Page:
The Mozambican and French governments signed an agreement in Maputo on 30 November under which 29.8 million euros (about $26 million) of Mozambique's debt to France is to be cancelled.
Under the agreement these funds from debt servicing will be redirected into programmes to relieve absolute poverty in which an estimated 70 per cent of the Mozambican population is living.
The contract is for three years, but France hopes to follow it with further contracts until the entire debt ($95 million) is wiped out.
The funds released by this agreement will be channelled according to the priorities set forth in the government's Action Plan for the Reduction of Absolute Poverty (PARPA).
Meanwhile, Portuguese Foreign Minister Jaime Gama on 28 November stated that his country has cancelled $150 million of Mozambique's bilateral debt.
The Central Committee of Frelimo has accepted the decision announced by President Joaquim Chissano in May that he will not stand as the Frelimo presidential candidate in the 2004 elections.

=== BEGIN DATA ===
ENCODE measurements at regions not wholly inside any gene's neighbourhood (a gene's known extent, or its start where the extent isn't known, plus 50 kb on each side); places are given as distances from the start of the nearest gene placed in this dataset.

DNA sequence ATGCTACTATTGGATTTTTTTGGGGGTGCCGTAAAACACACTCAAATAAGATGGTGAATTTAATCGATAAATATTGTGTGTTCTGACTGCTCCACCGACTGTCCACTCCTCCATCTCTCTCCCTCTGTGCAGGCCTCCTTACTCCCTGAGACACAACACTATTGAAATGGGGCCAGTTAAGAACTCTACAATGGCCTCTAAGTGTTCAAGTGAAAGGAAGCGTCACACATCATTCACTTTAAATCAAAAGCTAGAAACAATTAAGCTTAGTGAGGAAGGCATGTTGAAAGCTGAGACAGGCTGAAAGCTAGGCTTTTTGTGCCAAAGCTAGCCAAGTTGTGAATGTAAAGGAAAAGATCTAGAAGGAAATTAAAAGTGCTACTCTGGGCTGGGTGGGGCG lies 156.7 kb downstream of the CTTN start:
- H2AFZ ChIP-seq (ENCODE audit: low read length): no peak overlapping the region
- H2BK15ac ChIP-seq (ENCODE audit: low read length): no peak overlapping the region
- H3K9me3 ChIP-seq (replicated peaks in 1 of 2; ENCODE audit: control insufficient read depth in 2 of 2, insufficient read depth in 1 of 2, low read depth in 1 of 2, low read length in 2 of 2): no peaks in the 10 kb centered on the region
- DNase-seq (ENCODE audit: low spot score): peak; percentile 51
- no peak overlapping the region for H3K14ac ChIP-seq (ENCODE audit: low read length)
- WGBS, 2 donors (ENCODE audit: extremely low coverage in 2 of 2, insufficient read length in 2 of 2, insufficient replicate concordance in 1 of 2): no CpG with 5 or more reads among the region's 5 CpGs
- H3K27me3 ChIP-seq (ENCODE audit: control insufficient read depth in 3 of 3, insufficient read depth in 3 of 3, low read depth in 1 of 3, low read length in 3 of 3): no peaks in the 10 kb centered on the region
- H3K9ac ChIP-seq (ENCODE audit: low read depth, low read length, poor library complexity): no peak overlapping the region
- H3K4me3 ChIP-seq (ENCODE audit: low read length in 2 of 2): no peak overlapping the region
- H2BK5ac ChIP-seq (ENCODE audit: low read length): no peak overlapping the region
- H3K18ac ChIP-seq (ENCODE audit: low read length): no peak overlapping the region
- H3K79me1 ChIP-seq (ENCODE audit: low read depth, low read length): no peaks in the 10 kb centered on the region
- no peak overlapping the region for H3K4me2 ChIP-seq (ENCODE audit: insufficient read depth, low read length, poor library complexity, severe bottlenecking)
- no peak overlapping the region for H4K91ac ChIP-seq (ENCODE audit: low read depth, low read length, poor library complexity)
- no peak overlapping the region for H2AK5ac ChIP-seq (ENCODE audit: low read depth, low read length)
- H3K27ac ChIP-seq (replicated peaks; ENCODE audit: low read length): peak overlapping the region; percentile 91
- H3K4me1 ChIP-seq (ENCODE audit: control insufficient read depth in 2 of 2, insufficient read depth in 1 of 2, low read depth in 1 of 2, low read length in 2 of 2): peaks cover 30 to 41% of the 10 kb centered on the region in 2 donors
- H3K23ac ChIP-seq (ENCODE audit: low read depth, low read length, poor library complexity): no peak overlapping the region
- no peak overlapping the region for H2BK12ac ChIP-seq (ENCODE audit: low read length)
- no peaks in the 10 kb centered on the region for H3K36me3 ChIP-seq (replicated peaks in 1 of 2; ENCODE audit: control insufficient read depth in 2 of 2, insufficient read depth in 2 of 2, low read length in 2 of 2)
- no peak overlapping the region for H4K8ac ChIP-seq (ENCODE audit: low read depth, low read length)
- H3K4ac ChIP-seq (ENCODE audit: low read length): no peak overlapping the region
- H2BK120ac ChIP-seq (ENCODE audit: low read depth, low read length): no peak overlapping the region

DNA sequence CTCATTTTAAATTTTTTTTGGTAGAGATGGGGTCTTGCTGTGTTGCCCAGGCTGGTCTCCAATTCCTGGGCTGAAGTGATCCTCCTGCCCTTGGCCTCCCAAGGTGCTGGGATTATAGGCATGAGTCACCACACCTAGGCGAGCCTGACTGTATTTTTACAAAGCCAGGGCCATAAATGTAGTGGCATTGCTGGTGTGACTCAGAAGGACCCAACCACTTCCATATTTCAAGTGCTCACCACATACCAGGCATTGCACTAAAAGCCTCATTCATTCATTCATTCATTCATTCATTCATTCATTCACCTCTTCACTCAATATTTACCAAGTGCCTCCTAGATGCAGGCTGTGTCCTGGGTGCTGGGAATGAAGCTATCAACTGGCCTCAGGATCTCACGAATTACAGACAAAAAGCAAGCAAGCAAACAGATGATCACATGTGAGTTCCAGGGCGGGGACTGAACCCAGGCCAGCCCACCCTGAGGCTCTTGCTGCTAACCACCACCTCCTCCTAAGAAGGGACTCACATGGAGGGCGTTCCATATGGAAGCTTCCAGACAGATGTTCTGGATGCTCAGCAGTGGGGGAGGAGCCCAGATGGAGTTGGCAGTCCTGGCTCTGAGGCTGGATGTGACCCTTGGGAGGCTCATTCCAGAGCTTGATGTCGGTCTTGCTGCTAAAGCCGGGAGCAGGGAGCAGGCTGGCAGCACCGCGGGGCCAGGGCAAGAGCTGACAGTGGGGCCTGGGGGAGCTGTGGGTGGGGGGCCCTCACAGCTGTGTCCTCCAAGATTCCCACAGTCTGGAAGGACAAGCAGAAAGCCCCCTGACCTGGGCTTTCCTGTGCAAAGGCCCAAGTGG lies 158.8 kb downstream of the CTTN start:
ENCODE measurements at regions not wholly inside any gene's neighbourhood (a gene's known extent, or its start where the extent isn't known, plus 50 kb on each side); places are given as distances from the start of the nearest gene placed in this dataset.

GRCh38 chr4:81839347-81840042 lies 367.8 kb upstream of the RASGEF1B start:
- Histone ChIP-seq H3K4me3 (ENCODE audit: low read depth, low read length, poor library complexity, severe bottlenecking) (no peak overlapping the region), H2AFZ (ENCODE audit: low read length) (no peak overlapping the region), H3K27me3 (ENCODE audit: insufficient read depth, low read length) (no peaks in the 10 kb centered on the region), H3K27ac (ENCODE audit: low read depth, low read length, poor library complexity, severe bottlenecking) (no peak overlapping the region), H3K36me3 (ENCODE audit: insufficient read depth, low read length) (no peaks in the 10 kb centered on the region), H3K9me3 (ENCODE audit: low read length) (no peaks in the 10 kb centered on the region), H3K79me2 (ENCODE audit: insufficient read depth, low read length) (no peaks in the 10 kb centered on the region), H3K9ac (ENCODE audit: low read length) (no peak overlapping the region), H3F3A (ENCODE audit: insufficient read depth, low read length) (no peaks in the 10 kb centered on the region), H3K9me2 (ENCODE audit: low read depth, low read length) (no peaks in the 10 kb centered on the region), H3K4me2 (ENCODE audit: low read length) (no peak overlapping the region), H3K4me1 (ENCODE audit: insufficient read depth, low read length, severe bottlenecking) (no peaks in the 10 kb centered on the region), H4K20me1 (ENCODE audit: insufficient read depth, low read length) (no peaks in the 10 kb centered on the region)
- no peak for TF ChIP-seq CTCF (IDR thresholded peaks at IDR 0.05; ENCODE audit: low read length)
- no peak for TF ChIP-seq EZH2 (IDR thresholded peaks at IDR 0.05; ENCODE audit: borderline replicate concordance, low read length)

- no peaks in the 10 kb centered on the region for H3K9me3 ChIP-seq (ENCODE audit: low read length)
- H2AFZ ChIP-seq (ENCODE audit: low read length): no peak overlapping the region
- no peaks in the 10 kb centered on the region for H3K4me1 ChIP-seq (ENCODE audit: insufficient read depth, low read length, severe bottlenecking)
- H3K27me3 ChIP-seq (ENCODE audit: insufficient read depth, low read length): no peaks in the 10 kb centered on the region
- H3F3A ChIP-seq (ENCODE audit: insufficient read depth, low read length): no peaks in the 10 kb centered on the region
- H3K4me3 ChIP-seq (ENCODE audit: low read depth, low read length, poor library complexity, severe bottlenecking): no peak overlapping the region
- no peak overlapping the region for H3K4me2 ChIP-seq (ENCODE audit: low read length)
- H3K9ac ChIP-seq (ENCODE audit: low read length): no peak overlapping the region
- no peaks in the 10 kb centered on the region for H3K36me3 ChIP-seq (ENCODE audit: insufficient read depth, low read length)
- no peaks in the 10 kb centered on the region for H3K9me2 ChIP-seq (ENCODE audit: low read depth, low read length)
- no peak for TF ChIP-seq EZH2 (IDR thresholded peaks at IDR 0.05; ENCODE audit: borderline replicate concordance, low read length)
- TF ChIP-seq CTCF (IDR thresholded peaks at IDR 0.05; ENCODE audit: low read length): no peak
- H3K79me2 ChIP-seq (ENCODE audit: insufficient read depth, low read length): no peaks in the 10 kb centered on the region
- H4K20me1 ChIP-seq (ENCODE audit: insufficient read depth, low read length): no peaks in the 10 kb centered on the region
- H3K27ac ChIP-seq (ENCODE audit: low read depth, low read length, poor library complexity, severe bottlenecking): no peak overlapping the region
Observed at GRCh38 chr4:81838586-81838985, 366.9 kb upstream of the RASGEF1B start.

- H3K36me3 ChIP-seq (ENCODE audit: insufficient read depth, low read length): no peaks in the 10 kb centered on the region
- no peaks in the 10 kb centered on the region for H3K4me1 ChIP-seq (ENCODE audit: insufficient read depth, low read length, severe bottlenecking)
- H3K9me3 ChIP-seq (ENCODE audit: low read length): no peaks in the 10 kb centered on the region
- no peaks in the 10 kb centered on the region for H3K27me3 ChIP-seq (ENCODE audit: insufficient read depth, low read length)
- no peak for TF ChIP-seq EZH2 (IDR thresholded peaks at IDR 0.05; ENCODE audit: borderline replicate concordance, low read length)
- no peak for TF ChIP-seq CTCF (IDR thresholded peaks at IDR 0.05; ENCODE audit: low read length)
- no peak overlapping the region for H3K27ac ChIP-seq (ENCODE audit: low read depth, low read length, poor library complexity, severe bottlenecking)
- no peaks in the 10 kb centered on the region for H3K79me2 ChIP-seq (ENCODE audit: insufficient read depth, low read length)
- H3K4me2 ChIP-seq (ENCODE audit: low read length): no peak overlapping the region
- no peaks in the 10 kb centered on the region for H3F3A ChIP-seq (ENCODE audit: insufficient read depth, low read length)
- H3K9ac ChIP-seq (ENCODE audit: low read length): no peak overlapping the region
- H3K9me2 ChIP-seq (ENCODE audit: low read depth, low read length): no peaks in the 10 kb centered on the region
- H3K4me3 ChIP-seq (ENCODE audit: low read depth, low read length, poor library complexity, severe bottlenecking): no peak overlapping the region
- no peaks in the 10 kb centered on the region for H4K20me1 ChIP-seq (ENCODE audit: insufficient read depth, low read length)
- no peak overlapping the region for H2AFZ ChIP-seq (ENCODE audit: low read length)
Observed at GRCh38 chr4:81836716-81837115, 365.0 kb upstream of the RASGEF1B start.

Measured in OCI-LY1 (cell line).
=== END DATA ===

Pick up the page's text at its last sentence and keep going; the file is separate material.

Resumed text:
A press release issued on 9 December at the end of a three day Central Committee meeting, declared that President Chissano's decision was "a gesture of great dignity and political wisdom, the gesture of a great statesman with a vision of the future for his people and for the country".
The Central Committee said it accepted "as its own" President Chissano's decision not to seek a further term of office.
There was pressure from within Frelimo for President Chissano to change his mind, expressed strongly at the Frelimo National Cadre Conference held in Beira in September. President Chissano's response was that he would only rethink his position if it could be proved that a substantial majority of the population - and not just of Frelimo - wanted him to run again.